Amidst the scores of young people identifying with no religious faith, can the person of Jesus speak to a suffering world? Can miracles prove God’s existence? Bethel McGrew looks at what we can learn from a recent conversation where Mikhaila Peterson, YouTube and podcast celebrity and daughter of psychologist Jordan Peterson, discusses these issues with Jon McCray, host of the YouTube channel ‘Whaddo You Meme?’.

Rise of the nones

As of 2021, almost half of all US millennials and Gen Z-ers are “nones.” When you say this out loud among friends who aren’t evangelical stats nerds, you might get a blank look before clarifying that you’re not talking about saintly women in white habits. You’re talking about the rising percentage of young people who identify with no particular religious faith. Given a selection of boxes to check, they will check the one labeled “none.” “N/A.” “Not applicable.”

There’s certainly no shortage of analysts ready to write a book-length analysis of this trend. It’s anti-intellectualism! It’s church hypocrisy! Or homophobia! Or Christian nationalism! Or Trump! (Because naturally, everything somehow has to be about Trump.)

I won’t say nothing useful has ever been written on this question, but it seems safe to say the amount of ink spilled over it is out of proportion to the real insight yielded. Inevitably, such analysis ends up telling us a lot about the analyst, and a lot of not much about his research subjects. 

But all is not lost, as a recent Big Conversation suggests. This episode brought together two young people who remember when they would have checked that box themselves. Today, Jon McCray is a YouTube apologist, and Mikhaila Peterson is pursuing a deeper understanding of a faith she used to dismiss as “bullsh*t.” She admits she still has much to learn. But meanwhile, Christians can learn from her story.


An answer to prayer

As the daughter of rockstar psychologist Jordan Peterson, Mikhaila shares candidly that her journey in the public eye has been full of dark, difficult challenges. And even before her father shot to fame, she had already fought a harrowing battle with childhood depression, chronic pain, and arthritis that led to multiple joint replacements. Yet, miraculously, her family has survived it all. Mikhaila wonders whether that might be literally true.

When her mother, Tammy, was diagnosed with a rare incurable cancer, the family was “torn apart.” A botched surgery compounded the tragedy, resulting in a grueling hospital stay from which they thought Tammy might never return. But then things got, in Mikhaila’s words, “spooky-weird.” A Catholic woman was visiting Tammy in the hospital, talking and praying together with her. Eventually, Tammy came to identify as Catholic herself. She told her family that this enabled her to “let go” and be at peace. Then, one day, she quietly made a prediction: She would be better by her wedding anniversary.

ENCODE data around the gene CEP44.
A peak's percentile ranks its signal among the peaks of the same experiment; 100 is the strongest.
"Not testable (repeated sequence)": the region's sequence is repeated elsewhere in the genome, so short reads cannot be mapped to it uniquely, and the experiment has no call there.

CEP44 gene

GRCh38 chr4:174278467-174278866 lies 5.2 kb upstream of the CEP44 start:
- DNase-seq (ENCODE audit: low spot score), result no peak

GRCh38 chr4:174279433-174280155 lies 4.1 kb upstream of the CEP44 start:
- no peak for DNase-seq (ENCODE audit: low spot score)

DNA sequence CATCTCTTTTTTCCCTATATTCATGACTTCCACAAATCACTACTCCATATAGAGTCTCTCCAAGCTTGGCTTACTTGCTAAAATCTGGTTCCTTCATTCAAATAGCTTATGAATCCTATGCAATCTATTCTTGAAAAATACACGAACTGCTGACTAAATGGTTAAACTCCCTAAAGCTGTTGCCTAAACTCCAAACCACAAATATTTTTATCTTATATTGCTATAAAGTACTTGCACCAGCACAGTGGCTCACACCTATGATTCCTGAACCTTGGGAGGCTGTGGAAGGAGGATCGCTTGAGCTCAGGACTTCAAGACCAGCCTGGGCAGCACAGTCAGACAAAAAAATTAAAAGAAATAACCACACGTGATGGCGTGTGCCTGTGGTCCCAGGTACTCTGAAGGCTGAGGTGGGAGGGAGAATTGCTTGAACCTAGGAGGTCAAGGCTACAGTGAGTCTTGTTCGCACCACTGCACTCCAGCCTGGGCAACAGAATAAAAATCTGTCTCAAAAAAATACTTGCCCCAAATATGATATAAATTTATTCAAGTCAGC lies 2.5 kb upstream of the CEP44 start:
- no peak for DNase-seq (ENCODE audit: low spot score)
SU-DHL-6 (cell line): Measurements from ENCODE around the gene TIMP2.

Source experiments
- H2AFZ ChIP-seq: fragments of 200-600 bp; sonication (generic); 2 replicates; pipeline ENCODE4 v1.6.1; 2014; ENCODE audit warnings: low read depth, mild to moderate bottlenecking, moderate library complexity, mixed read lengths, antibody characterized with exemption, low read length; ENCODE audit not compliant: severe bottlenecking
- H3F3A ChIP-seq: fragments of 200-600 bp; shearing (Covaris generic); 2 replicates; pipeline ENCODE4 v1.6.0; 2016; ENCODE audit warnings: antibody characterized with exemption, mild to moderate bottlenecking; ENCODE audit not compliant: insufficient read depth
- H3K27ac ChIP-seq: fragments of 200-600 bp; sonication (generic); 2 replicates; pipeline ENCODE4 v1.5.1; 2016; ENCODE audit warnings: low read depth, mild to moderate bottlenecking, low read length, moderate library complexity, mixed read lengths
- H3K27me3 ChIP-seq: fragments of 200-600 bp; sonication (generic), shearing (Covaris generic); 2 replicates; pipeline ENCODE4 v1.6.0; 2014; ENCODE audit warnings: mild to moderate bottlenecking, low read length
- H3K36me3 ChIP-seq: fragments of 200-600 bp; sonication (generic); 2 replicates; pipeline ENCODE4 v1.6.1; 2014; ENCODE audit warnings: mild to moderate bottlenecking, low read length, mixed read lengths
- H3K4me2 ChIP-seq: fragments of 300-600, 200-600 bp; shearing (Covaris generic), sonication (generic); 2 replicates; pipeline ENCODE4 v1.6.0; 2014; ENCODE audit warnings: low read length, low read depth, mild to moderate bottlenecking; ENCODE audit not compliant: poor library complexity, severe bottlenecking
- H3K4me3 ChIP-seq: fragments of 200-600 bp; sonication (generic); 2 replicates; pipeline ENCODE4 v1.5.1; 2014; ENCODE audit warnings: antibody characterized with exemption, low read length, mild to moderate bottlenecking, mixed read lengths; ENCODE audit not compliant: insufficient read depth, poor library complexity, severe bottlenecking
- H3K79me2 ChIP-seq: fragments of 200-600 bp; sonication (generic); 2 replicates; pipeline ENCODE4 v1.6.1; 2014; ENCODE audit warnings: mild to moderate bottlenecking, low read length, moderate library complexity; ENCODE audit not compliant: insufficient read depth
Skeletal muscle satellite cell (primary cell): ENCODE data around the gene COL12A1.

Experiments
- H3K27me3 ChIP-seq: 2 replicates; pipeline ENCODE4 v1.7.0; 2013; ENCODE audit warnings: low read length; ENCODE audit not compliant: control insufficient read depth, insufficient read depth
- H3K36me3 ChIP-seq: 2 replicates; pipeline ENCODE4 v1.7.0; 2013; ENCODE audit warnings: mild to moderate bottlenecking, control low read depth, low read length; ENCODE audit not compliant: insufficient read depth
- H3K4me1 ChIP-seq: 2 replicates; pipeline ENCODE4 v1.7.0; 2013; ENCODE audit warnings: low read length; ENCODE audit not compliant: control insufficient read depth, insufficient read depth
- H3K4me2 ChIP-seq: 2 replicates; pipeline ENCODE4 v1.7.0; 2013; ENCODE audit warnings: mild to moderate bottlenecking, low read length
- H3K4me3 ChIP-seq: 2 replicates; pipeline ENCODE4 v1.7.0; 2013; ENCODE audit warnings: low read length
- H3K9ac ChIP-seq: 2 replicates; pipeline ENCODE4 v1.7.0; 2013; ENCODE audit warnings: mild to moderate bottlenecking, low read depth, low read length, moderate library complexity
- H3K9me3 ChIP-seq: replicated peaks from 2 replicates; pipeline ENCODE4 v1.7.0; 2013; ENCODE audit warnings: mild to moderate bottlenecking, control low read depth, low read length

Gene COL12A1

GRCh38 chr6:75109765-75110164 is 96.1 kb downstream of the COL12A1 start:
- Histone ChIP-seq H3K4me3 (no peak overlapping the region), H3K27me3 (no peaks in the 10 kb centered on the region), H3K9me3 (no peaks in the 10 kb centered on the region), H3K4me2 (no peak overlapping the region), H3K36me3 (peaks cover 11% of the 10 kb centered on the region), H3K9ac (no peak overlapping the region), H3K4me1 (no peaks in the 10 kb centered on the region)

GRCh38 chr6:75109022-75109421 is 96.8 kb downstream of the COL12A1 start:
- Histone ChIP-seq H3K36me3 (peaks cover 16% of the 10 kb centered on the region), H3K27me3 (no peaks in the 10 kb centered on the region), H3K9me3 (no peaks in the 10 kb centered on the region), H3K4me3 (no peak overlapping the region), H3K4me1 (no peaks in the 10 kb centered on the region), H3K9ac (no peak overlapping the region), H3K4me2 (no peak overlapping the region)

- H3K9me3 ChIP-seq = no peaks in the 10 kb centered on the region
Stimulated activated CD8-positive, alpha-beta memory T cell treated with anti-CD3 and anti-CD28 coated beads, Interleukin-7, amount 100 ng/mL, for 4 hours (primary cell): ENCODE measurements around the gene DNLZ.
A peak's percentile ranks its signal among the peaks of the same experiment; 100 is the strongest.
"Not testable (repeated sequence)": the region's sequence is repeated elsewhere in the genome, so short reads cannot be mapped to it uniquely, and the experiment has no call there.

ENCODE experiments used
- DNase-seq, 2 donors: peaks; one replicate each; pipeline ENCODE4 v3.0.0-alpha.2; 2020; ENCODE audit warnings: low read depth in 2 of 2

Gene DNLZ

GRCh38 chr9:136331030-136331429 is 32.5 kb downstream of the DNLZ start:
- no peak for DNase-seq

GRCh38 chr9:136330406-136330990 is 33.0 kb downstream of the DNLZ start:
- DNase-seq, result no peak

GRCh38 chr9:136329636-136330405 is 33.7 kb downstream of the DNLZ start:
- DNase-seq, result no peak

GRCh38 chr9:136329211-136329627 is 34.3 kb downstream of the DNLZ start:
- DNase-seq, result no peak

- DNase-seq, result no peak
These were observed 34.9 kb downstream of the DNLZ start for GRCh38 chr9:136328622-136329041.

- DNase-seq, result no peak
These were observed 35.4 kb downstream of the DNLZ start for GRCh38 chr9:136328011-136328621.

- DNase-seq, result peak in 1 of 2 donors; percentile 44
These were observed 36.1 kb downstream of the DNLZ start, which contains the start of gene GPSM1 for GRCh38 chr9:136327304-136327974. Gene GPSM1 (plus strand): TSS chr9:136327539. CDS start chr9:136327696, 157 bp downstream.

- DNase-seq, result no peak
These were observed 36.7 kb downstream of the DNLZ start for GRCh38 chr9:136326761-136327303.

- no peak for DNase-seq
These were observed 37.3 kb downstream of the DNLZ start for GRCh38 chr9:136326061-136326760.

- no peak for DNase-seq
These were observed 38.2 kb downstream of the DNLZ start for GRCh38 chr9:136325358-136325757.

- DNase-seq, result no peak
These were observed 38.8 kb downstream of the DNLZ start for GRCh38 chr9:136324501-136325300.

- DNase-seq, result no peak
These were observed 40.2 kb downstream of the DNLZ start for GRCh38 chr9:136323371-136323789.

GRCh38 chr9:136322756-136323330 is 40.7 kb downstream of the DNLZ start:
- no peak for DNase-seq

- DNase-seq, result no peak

The family assumed this was the morphine talking. After another failed surgery, they braced for the worst. Yet, one month later, her anniversary came, and she was healed.

But that was only the beginning, as Jordan Peterson then began his own much-publicized descent into dangerously poor health. More pressure fell on Mikhaila, who struggled to assist him while navigating her own personal tragedies, including a divorce. When she met the young man who would become her second husband, he recommended something she hadn’t considered before: prayer. Raised in a Christian family, he had an inherited faith that seemed foreign to her. But she went home and decided to take his advice, sincerely praying, “Please, if You’re out there, please show Yourself.”

Shortly afterwards, Jordan’s health took a turn for the better. At the same time, other personal and professional pressures lifted. Since then, even as life’s roller coaster has continued to go up and down, Mikhaila has woken up in the morning with a new sense of peace and comfort in her soul. Is this coincidence? Or is it a sign of the Comforter? She chooses to believe the latter.


Luck, providence, and anchors

Responding to Mikhaila’s experience, Jon McCray is cautiously encouraging. If we are Christians, then we believe God hears every sincere prayer, including Mikhaila’s. He also heard the prayers of the woman who visited Tammy Peterson in the hospital. Who’s to say that Tammy and then Jordan’s healing was luck and not providence? 

At the same time, Jon cautions against an over-reliance on subjective intuition as a guide to truth. As he recalls from his own years as a “none,” he encountered people who had come to mutually exclusive religious conclusions after experiencing “coincidences” similar to Mikhaila’s. Such things might suggest a path for further exploration, but they can’t ultimately anchor it.

For Jon, more specific justification was needed before he could be sure of his own destination. Why Christianity and not Islam, or Hinduism, or Mormonism, or a vague moralistic therapeutic Deism? Why did Jesus Christ, specifically, deserve his worship and love? This was where he began to explore what made Christianity distinctively coherent, compelling, and reasonable. In this way, he found his own anchor, something he can always point back to even when life’s coincidences are less than happy.